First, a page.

W3C home > Mailing lists > Public > www-rdf-interest@w3.org > August 2003

RE: Semantic web - a fractal ongoing struggle toward greater consistency.

From: Sherman Monroe <shermanmonroe@yahoo.com>
Date: Mon, 4 Aug 2003 09:43:34 -0700 (PDT)
Message-ID: <20030804164334.61998.qmail@web14701.mail.yahoo.com>
To: Patrick.Stickler@nokia.com, timbl@w3.org, phayes@ihmc.us
Cc: www-rdf-interest@w3.org
Adding a new domain within the http:// might indeed serve our purposes. I see where building on the http has advantages. But what if we want to start extending http for semantic web specific behavior. This is where a new protocols is useful.
 
-sherman 

Patrick.Stickler@nokia.com wrote:


-----Original Message----- 
From: ext Sherman Monroe [mailto:shermanmonroe@yahoo.com] 
Sent: Mon 2003-08-04 13:42 
To: Tim Berners-Lee; pat hayes 
Cc: www-rdf-interest@w3.org 
Subject: Re: Semantic web - a fractal ongoing struggle toward greater consistency.

The question is, what use is there in using the http protocol (or even the "http://" prefix) in the semantic space?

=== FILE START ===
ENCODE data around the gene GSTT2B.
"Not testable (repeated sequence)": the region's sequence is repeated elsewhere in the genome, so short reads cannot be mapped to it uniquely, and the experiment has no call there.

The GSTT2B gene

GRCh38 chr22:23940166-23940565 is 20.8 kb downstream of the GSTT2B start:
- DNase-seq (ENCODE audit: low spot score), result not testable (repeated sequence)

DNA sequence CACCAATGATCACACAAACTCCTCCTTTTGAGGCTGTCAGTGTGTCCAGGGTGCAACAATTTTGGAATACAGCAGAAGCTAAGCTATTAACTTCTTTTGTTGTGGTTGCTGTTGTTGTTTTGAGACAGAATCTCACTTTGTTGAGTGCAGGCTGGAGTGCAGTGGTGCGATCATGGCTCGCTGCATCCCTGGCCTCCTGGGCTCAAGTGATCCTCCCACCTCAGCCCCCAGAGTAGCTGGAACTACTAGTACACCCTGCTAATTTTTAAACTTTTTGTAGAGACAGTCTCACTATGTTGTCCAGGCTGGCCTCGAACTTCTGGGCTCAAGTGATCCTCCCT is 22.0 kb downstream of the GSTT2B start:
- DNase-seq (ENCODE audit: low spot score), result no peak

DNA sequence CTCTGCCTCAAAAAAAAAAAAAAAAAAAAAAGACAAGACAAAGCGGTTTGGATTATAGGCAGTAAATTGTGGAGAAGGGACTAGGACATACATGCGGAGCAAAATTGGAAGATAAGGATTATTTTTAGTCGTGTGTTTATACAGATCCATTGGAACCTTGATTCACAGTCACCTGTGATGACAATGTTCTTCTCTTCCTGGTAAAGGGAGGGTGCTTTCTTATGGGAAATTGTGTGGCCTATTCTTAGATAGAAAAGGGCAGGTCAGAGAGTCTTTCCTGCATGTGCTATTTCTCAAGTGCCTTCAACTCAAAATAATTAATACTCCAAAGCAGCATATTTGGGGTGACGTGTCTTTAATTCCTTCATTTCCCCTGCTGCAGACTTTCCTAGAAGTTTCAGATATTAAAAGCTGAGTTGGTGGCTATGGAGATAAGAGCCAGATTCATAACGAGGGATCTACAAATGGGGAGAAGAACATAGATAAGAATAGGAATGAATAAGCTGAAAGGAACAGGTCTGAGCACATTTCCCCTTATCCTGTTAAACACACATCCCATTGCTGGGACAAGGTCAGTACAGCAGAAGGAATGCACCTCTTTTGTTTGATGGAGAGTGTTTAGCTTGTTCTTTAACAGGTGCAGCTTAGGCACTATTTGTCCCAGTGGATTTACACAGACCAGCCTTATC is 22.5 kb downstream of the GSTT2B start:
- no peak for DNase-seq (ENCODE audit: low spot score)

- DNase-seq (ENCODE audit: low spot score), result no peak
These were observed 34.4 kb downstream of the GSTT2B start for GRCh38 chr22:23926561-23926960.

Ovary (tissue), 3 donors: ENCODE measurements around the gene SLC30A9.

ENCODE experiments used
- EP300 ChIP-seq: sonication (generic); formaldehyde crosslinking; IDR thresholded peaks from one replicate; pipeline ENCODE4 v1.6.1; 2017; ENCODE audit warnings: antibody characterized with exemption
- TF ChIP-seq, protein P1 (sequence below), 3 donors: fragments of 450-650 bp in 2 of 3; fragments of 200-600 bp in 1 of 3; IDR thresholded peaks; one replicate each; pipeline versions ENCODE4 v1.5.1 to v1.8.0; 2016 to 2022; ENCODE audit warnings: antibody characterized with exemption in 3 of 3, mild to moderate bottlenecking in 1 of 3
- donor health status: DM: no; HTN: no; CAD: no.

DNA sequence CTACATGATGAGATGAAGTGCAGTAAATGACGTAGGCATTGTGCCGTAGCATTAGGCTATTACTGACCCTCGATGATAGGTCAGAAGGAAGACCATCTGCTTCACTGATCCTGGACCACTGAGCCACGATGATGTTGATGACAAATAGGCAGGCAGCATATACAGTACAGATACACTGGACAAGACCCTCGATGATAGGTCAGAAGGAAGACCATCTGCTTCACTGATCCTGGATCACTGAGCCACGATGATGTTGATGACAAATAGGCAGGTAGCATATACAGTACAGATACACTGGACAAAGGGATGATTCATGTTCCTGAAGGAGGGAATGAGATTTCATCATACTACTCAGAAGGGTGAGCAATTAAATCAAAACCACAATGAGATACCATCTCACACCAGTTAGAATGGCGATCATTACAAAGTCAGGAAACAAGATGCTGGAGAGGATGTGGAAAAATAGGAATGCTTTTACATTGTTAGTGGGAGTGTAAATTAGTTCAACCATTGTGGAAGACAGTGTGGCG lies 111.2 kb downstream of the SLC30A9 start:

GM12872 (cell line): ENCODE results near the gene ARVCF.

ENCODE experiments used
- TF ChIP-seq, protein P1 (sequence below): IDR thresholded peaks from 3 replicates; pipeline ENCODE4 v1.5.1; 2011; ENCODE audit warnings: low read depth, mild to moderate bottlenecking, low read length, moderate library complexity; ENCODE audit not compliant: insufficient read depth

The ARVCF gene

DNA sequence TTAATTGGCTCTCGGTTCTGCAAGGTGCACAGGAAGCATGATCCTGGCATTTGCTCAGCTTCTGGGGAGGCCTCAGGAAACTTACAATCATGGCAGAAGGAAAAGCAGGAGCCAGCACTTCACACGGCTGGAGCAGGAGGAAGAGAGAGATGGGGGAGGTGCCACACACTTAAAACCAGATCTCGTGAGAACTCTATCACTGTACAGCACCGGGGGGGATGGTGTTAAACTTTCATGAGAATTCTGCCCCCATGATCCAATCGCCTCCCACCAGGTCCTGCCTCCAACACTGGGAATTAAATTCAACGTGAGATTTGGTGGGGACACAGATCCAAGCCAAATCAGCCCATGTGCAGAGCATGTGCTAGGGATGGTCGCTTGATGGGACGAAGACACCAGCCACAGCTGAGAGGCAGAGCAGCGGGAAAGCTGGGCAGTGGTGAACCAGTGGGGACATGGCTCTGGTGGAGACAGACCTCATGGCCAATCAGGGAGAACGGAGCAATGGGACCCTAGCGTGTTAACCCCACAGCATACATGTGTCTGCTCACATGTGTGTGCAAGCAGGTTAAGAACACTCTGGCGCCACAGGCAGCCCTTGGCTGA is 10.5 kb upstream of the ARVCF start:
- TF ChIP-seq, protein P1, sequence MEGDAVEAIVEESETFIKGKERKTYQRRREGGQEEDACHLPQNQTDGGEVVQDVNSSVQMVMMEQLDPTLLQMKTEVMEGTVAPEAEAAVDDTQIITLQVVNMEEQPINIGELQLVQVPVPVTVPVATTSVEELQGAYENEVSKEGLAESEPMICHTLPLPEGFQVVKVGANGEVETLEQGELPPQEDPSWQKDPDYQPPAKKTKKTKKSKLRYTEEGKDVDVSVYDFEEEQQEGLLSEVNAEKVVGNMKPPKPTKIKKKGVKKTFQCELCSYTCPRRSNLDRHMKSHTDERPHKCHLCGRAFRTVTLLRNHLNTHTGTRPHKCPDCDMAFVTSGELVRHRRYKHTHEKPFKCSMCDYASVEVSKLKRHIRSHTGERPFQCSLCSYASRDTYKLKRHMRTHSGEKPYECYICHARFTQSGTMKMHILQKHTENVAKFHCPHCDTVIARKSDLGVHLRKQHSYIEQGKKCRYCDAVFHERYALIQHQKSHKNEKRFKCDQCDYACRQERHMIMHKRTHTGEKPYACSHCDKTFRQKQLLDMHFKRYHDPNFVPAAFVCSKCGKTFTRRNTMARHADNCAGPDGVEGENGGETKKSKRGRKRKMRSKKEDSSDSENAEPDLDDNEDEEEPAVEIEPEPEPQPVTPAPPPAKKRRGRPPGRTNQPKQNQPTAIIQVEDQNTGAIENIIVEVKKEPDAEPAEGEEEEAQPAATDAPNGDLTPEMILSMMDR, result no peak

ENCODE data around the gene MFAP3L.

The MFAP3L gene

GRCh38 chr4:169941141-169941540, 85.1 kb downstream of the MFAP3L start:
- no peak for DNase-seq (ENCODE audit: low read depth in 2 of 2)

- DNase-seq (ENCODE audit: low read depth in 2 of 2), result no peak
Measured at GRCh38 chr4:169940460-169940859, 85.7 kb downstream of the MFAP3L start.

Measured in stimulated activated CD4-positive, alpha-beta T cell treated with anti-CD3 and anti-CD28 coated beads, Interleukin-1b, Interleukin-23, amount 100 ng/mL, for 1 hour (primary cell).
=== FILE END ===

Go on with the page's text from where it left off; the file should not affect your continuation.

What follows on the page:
Quite simply, an existing, proven, globally deployed infrastructure. 



I'm for creating a new protocol explicitly for the semantic space. 


So am I, insofar as capturing SW server behavior, though not an entirely new protocol.

C.f. http://sw.nokia.com/URIQA.html for extensions to HTTP to do this.


When I look into a source file, I would like to know that a URI beginning with "http://" references a web doc, and one beginning with "rdfp://" (or something) references a URI in the semantic space.


But there's no need for such a syntactic distinction. We can use an http: URI to denote a resource, any kind of resource, and then use GET to obtain a representation of that resource (if any) or MGET to obtain a description of that resource (if any), etc.

The intersection of the Web and the Semantic Web is the shared set of URIs denoting the resources for which there are both representations and descriptions.

Patrick







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Received on Monday, 4 August 2003 12:43:36 GMT

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